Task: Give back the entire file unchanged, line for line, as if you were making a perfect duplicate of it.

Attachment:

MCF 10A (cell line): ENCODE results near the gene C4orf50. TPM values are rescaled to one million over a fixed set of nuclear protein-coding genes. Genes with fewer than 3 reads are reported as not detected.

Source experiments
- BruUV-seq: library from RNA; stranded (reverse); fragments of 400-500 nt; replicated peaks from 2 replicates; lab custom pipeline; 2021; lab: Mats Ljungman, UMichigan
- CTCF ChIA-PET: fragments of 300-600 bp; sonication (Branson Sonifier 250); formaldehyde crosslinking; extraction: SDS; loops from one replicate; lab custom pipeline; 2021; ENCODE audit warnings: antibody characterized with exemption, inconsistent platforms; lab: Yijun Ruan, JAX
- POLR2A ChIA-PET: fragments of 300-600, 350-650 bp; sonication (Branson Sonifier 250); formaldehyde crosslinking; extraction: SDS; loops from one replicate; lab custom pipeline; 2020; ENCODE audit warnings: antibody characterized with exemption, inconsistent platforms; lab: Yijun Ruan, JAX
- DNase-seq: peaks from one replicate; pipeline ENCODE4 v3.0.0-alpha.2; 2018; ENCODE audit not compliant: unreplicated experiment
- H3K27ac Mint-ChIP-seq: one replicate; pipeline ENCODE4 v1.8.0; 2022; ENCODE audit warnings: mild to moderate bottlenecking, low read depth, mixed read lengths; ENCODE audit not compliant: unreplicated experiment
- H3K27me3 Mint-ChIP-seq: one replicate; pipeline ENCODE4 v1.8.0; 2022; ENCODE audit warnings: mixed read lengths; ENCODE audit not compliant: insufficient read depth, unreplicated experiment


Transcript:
MCF 10A (cell line): ENCODE results near the gene C4orf50. TPM values are rescaled to one million over a fixed set of nuclear protein-coding genes. Genes with fewer than 3 reads are reported as not detected.

Source experiments
- BruUV-seq: library from RNA; stranded (reverse); fragments of 400-500 nt; replicated peaks from 2 replicates; lab custom pipeline; 2021; lab: Mats Ljungman, UMichigan
- CTCF ChIA-PET: fragments of 300-600 bp; sonication (Branson Sonifier 250); formaldehyde crosslinking; extraction: SDS; loops from one replicate; lab custom pipeline; 2021; ENCODE audit warnings: antibody characterized with exemption, inconsistent platforms; lab: Yijun Ruan, JAX
- POLR2A ChIA-PET: fragments of 300-600, 350-650 bp; sonication (Branson Sonifier 250); formaldehyde crosslinking; extraction: SDS; loops from one replicate; lab custom pipeline; 2020; ENCODE audit warnings: antibody characterized with exemption, inconsistent platforms; lab: Yijun Ruan, JAX
- DNase-seq: peaks from one replicate; pipeline ENCODE4 v3.0.0-alpha.2; 2018; ENCODE audit not compliant: unreplicated experiment
- H3K27ac Mint-ChIP-seq: one replicate; pipeline ENCODE4 v1.8.0; 2022; ENCODE audit warnings: mild to moderate bottlenecking, low read depth, mixed read lengths; ENCODE audit not compliant: unreplicated experiment
- H3K27me3 Mint-ChIP-seq: one replicate; pipeline ENCODE4 v1.8.0; 2022; ENCODE audit warnings: mixed read lengths; ENCODE audit not compliant: insufficient read depth, unreplicated experiment